The company announced on Monday that, while it will keep treating each core as a separate processor, its way of counting the cores on the chip has been amended.
To wit: for the UltraSparc T1, you multiply the total amount of cores (eight) times .25 to arrive at 2, and thats how many processor licenses youll need. At $40,000 per Oracle processor license, thats $80,000 for the UltraSparc T1.
The factor is .50 for AMD/Intel chips, .75 for other multicore servers, and 1 for single-core servers (which represents no change).
This isnt a big surprise; its a big "about time." Pressure has been building in the wake of the October 2004 announcement that Microsoft would charge per-socket for multiple cores, treating them as individual processors, no matter how many cores are carved into a chip.
Oracles other major database rival, IBM, followed suit when it announced in April 2005 that it would charge the same price for single-core and dual-core AMD systems.
The industry has been mighty ticked off at the laggard, Oracle, given that charging per core is simply unfair. Actual performance gains arent one-to-one. AMD has estimated that actual performance gain is between 30 percent and 55 percent in a dual-core processor.
Dual-core isnt seen as a way to get twice (or x times, given the number of cores) the bang for the buck; its the next path for chip vendors to take, given that chips running at these speeds run tremendously hot and suck up power like mad. Because those hot, greedy little chips require so much cooling, AMD switched to a dual-core chip that runs at slower clock speed. Thus, the real point of the technology has been to allow a performance increase without a heat increase.
In other words, it doesnt scale perfectly, and experts have been saying for ages that its unrealistic to expect to get double the performance of a comparable single-core processor.
Microsoft got it. IBM got it. What took Oracle so long?
Oracle started to cave in July, when it changed its multicore licensing policy to read that, for the purposes of counting how many processors need to be licensed, a multicore chip with "n" cores would be multiplied by 0.75, with Oracle then rounding up fractions to the next whole number.
It was a start, but it wasnt far enough.
During a conference call with the press on Monday, Oracle Vice President of Pricing Jaclyn Woods said that the most recent change came about after prolonged mulling with customers and vendors.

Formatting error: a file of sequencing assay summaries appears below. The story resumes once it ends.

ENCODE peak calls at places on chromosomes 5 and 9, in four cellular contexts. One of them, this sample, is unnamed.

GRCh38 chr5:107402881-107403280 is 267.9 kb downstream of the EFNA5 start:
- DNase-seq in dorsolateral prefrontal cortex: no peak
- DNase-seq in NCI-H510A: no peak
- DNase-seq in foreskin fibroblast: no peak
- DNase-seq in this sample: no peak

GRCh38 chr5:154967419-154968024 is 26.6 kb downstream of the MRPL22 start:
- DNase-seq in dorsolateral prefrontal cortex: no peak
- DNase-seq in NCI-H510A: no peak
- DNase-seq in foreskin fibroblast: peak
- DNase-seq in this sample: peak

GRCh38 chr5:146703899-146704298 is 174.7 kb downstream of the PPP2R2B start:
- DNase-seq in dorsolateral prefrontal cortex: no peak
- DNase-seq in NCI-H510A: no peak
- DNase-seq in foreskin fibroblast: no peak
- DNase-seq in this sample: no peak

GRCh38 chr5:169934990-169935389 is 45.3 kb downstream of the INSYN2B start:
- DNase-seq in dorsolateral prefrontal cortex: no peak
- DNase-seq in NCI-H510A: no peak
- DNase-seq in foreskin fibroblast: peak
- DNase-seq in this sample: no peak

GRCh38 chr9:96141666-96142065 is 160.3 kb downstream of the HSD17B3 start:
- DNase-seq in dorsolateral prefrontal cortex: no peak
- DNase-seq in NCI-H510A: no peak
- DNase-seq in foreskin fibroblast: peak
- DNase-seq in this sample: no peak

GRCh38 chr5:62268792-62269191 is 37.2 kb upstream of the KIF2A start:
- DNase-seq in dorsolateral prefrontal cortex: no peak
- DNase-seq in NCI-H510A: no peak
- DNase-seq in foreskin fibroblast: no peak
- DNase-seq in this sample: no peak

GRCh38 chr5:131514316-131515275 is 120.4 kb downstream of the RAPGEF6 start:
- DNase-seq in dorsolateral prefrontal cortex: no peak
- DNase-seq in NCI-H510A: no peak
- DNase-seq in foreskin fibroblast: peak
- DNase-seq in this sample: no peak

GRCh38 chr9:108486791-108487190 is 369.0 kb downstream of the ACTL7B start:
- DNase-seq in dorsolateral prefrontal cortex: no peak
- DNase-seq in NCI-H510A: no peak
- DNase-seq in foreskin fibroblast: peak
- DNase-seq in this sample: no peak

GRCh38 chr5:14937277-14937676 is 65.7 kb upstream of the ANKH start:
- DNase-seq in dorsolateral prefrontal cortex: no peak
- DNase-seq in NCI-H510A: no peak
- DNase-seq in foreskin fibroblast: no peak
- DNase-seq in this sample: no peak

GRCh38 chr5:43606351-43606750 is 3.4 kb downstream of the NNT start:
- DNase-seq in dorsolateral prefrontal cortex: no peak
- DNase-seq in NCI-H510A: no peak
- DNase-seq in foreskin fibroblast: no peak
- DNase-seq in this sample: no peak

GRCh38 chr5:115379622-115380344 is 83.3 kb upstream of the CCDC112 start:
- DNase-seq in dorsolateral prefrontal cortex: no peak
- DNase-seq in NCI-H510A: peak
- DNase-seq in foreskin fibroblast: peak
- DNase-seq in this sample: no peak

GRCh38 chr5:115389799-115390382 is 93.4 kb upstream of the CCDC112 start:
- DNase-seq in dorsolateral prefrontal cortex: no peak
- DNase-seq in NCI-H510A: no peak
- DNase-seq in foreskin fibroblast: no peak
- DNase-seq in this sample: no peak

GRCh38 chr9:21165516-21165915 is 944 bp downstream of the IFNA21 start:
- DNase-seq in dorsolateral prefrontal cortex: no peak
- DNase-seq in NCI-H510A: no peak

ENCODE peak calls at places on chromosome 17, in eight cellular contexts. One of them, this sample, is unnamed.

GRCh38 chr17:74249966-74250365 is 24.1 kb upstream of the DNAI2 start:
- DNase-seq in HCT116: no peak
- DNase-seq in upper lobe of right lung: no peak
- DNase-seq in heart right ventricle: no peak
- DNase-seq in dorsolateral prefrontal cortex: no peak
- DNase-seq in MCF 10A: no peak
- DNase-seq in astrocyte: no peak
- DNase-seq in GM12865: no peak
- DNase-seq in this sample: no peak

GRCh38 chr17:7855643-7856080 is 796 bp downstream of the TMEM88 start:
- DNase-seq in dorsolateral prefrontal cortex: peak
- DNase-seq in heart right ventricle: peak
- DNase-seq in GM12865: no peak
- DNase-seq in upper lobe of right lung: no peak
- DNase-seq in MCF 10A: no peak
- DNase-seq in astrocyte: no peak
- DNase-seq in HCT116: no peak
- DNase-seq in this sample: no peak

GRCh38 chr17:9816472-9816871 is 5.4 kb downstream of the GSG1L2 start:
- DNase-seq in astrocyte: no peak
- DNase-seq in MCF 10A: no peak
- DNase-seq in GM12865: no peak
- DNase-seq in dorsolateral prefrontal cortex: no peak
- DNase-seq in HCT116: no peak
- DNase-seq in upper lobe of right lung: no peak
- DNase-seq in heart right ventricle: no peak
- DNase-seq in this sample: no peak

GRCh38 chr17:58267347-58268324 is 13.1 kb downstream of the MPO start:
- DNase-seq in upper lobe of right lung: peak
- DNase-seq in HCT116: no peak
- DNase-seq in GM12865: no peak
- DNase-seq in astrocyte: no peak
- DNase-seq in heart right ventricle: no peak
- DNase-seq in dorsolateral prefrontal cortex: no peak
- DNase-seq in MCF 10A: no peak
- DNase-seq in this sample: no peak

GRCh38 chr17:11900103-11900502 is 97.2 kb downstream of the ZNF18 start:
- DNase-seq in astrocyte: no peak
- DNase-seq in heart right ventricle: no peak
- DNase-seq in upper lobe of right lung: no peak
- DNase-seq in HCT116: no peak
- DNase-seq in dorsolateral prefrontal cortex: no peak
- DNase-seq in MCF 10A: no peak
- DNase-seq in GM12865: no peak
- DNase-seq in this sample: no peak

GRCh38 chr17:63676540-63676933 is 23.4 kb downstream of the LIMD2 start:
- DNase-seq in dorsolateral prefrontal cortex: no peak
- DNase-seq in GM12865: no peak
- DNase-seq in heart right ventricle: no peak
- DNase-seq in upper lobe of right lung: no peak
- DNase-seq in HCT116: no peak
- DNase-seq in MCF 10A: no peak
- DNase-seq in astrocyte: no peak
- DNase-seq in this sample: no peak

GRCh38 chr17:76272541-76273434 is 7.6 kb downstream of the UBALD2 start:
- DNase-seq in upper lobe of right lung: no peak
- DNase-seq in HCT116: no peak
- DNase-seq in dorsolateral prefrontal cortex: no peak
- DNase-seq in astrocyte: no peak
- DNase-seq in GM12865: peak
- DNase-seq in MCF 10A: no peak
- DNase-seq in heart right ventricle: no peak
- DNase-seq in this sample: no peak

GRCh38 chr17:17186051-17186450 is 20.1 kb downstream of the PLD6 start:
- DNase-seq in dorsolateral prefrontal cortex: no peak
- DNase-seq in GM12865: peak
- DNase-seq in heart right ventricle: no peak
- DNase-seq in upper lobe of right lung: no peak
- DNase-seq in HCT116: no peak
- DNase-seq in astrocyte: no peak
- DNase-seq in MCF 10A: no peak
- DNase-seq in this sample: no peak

Oracles goal, Woods said, is to stay hardware vendor-neutral, so that there exists parity with regards to pricing. The goal is for customers to be able to choose any hardware platform they want, without paying a penalty in licensing Oracles database.
Oracle is, of course, presenting the latest pricing change as having nothing to do with competitive pressure from Microsoft, which just launched its attack on Oracles enterprise base with the long-awaited release of SQL Server 2005.
No, this change is just the result of a long mulling process, talking it all over with customers and industry analysts, Oracle claims.
"The change we made in July was very well-received, and customers were happy we were moving to a point where we made sure we acknowledged there was a difference in single-core and multicore technology, such that it was important that we make a change in our pricing to accommodate that," Woods said during the call. "By all indications, and our work with industry analysts and some of the customers weve been talking to, we think the change will be very well-received."
Paul DeGroot, a licensing expert with Directions on Microsoft, says that Oracles move is likely a reaction to some nasty sales numbers.
"…It would appear that the response to the Oracle multicore licensing has been presumably negative for Oracle, which I think was not terribly surprising," he told me in a recent conversation. "Theyve backed down quite a bit on the Intel platform and also on Sun.
DeGroot thinks its still an open question as to whether this is a permanent schedule for pricing on multicore processors. "The problem will be what happens when four-core and eight-core processors come out, which AMD and Intel, for example, have certainly suggested is in their medium-range plans, to gradually ramp up the number of cores on a single processor," he told me.
Indeed, Oracle may face the situation where the user only needs one SQL Server license for a given machine but four Oracle licenses for the same machine. And thats just one piece of hardware. "Im not going to get quadruple the performance out of an Oracle simply by buying four licenses," DeGroot said.
DeGroot thinks Oracle might be putting itself in a position where it will continue to have to modify its licensing schedule as chip design advances.
At any rate, Oracle is making progress, and thats a welcome change to the feet-dragging thats gone on too long with regards to its multicore processing policies.
Will Oracles pricing policy change affect your planned server purchases? Write to me at email@example.com.
Lisa Vaas is Ziff Davis Internets news editor in charge of operations. She is also the editor of eWEEK.coms Database and Business Intelligence topic center. She has been with eWEEK and eWEEK.com since 1995, most recently covering enterprise applications and database technology.